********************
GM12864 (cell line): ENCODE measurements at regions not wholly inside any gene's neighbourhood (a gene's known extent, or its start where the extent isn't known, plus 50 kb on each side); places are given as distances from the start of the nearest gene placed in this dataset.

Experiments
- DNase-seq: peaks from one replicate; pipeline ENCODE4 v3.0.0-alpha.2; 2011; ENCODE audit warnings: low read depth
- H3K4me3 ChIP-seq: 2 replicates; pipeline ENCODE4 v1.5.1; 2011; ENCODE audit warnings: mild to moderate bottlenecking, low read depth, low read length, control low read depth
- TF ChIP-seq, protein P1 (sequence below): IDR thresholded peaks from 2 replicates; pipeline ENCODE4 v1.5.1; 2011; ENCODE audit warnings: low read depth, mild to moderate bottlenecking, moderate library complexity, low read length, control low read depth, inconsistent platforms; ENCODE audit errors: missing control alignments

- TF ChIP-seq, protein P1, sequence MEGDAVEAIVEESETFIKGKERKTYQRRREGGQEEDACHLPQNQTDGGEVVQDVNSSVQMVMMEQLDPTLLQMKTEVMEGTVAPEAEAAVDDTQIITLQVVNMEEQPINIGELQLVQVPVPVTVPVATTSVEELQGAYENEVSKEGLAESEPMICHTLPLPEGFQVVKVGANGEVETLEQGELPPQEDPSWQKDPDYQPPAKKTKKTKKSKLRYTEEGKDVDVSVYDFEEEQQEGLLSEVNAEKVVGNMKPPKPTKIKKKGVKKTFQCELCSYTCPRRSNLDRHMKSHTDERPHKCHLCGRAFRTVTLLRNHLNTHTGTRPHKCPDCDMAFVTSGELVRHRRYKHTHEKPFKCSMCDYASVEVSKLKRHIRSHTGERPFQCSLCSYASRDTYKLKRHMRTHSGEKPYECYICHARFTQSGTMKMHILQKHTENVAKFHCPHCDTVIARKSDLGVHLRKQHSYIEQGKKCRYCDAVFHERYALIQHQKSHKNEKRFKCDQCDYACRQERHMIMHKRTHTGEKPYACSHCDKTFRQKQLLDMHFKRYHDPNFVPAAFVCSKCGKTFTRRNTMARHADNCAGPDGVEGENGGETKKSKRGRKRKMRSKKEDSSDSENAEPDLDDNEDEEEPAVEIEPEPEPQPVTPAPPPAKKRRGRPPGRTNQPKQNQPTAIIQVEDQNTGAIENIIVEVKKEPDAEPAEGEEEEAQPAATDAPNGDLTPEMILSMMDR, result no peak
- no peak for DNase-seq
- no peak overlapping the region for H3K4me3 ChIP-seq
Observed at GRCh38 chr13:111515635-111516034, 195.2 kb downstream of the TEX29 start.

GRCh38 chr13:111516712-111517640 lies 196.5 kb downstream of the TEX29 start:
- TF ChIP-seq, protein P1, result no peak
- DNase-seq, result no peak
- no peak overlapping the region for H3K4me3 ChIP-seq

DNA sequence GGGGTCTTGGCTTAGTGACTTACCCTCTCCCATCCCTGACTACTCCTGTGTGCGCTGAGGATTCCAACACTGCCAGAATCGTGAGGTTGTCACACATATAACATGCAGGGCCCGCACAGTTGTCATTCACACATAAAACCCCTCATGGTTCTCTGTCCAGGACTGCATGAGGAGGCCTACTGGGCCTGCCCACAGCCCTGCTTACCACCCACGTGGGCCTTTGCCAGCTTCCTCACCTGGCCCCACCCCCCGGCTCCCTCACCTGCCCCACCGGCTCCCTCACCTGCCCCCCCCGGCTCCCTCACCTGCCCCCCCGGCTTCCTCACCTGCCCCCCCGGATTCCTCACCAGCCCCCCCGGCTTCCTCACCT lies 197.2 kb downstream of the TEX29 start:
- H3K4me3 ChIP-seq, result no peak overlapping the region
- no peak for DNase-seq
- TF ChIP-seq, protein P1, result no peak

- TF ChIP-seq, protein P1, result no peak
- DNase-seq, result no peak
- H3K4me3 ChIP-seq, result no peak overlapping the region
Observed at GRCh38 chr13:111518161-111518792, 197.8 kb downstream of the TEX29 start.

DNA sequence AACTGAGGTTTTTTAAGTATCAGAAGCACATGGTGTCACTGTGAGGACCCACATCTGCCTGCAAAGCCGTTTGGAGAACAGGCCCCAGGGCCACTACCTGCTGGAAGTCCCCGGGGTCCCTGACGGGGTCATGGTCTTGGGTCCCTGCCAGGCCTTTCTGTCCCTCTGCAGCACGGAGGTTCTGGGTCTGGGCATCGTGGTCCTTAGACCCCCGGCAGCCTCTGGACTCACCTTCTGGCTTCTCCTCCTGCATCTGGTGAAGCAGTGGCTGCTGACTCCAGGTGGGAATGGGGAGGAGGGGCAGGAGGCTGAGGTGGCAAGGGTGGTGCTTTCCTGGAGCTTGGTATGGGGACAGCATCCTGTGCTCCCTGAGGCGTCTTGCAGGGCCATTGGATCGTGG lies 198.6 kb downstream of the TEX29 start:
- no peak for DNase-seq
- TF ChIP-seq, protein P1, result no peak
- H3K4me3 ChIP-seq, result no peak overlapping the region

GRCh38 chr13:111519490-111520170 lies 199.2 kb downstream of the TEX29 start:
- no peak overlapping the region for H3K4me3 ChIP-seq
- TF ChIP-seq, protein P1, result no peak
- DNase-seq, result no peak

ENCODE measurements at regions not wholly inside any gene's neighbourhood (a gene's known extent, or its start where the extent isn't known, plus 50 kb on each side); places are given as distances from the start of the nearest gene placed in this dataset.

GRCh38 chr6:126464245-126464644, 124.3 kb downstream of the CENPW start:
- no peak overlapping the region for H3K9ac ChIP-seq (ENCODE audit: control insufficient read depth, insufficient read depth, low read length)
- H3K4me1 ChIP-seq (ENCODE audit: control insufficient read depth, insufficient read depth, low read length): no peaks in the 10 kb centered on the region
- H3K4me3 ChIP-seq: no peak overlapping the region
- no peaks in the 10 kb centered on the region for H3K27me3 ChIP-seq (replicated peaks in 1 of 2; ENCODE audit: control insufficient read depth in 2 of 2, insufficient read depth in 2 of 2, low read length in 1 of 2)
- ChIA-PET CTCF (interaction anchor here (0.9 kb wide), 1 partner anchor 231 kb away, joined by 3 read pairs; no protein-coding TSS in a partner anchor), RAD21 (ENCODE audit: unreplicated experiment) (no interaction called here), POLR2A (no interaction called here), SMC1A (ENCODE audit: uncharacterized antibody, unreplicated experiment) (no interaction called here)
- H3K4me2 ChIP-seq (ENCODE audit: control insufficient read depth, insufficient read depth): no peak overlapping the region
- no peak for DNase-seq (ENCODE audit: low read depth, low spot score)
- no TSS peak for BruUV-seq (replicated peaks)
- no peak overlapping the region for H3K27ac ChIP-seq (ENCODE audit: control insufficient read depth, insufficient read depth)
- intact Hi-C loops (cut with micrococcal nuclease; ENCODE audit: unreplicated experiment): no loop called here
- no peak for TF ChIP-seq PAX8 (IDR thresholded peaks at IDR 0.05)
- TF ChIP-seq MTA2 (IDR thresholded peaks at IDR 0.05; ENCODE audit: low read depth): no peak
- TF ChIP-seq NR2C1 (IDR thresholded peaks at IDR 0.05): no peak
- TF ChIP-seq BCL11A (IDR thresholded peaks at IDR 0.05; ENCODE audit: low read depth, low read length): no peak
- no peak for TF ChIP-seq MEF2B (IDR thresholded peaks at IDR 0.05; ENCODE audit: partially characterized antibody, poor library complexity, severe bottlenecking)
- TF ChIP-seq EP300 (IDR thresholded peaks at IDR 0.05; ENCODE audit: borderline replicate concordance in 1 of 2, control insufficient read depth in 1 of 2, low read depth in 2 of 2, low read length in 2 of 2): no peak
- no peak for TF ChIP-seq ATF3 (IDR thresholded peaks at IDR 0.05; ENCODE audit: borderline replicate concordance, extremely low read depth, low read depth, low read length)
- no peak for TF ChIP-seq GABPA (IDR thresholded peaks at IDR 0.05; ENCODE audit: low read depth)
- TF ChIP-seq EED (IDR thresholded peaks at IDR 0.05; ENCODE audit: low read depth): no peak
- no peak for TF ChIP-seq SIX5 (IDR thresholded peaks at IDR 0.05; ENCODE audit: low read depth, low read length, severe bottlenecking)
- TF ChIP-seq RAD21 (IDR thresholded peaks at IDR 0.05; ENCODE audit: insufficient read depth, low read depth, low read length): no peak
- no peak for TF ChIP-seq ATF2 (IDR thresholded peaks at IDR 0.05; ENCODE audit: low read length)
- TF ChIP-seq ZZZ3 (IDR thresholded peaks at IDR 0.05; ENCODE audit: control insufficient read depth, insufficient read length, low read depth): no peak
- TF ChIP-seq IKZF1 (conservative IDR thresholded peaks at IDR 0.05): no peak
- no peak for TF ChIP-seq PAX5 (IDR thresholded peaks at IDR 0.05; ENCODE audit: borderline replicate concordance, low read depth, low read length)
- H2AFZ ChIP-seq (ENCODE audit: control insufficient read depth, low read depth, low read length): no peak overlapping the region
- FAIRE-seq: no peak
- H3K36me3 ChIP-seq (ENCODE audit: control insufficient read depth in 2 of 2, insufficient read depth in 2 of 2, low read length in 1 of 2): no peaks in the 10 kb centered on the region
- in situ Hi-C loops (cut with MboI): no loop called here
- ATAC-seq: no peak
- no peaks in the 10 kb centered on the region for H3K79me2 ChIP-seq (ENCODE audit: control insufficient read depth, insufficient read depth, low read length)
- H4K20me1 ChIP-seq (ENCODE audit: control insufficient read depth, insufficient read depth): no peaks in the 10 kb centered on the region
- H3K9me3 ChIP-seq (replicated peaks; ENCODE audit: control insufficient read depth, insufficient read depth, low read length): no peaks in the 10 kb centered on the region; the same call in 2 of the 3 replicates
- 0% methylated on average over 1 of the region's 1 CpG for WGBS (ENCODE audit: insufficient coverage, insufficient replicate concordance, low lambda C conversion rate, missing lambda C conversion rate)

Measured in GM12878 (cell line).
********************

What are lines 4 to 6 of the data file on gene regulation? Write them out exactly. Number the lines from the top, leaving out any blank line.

- H3K4me3 ChIP-seq: 2 replicates; pipeline ENCODE4 v1.5.1; 2011; ENCODE audit warnings: mild to moderate bottlenecking, low read depth, low read length, control low read depth
- TF ChIP-seq, protein P1 (sequence below): IDR thresholded peaks from 2 replicates; pipeline ENCODE4 v1.5.1; 2011; ENCODE audit warnings: low read depth, mild to moderate bottlenecking, moderate library complexity, low read length, control low read depth, inconsistent platforms; ENCODE audit errors: missing control alignments

- TF ChIP-seq, protein P1, sequence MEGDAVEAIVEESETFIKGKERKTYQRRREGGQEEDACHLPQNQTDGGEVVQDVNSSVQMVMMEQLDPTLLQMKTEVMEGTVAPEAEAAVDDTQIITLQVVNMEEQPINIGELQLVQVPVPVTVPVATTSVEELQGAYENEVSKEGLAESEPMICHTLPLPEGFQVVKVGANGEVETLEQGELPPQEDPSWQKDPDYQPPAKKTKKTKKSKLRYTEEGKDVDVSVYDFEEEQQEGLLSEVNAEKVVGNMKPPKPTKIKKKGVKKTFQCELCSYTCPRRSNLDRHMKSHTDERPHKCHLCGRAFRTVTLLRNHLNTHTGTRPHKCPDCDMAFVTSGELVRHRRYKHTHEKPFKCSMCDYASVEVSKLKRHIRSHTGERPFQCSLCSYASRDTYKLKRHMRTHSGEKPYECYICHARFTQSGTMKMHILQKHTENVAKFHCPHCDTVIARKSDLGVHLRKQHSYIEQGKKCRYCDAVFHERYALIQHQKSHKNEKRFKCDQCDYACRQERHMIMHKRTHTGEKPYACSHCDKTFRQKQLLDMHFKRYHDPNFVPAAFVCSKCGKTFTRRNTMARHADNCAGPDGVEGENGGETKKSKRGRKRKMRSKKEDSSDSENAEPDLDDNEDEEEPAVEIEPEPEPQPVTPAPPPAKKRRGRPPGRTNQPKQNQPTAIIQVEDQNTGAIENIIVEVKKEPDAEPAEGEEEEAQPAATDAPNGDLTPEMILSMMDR, result no peak